Accelerating Medicines Partnership Announces Awards to Advance Research in Type 2 Diabetes
The Foundation for the National Institutes of Health (FNIH) will award more than $3.5 million to further the study of Type 2 Diabetes (T2D) as part of an unprecedented collaboration to develop new ways to diagnose and treat several pressing diseases. The awards are the first funds to be released from the FNIH for the T2D initiative, which is a component of the Accelerating Medicines Partnership (AMP), a joint venture among the National Institutes of Health (NIH), the Food and Drug Administration (FDA), 10 biopharmaceutical companies and several non-profits to identify and validate promising biological targets of disease.
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News and Highlights
The FNIH Award Ceremony and presentation of the 2015 Lurie Prize in Biomedical Sciences will be held May 20, in Washington, D.C. Individual and table tickets are now available, as are sponsorship opportunities. Click here to learn more >>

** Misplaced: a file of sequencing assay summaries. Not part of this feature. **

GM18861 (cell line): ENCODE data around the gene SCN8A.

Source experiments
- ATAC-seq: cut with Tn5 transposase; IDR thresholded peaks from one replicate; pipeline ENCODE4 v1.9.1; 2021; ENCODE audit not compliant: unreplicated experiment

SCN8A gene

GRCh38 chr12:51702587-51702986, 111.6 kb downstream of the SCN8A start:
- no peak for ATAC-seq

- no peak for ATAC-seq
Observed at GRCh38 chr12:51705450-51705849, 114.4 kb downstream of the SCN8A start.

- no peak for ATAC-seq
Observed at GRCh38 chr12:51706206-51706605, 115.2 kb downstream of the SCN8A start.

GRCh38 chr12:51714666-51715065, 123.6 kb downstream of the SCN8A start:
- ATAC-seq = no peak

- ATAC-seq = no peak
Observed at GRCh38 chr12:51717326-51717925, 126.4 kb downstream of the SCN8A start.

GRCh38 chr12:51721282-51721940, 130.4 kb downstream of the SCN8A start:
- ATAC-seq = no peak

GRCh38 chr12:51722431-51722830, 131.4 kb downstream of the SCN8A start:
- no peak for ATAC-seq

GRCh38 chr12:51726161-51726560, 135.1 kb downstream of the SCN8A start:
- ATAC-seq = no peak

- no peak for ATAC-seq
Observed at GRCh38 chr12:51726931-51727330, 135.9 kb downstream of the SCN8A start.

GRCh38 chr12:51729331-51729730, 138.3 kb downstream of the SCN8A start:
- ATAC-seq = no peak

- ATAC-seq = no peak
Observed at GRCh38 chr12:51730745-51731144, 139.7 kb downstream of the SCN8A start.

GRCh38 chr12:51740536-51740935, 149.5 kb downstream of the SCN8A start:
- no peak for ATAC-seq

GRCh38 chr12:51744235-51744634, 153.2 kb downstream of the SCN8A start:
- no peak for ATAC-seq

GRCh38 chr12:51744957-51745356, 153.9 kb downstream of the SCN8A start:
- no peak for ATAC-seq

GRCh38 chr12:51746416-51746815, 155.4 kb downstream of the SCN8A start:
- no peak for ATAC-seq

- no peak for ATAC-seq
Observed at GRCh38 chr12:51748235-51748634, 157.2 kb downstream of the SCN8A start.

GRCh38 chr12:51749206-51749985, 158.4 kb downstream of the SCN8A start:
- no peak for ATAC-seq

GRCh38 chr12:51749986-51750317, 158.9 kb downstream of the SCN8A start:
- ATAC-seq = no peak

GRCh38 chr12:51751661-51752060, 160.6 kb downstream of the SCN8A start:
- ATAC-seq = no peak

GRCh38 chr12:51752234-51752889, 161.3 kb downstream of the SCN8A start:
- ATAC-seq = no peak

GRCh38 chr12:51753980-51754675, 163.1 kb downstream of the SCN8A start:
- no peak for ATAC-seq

FNIH has selected Karl Deisseroth, M.D., Ph.D., as the 2015 winner of the Lurie Prize in Biomedical Sciences for the development of optogenetics and CLARITY as tools to study the functions of cells, especially neurons. More >>
The FNIH is pleased to accept applications for Heart Truth® Community Action Program grants now through March 25. Grants enable community organizations to equip women to know and address their risk for heart disease, the leading cause of death for women in the U.S.
A new study demonstrates the significant impact of FNIH’s research. The Innovative Medicines Initiative (IMI), a European public-private program working to speed the development of better and safer medicines for patients, released a study commissioned from the independent firm Thomson Reuters that measured how often publications arising from research projects of major biomedical research organizations, such as IMI and FNIH, were cited by others. The five organizations the study compared had a “citation impact” of about twice the world average, “indicating highly-cited internationally significant research.” Among them, the FNIH had the highest percentage—28.8 percent—of highly cited papers. Read the study here >>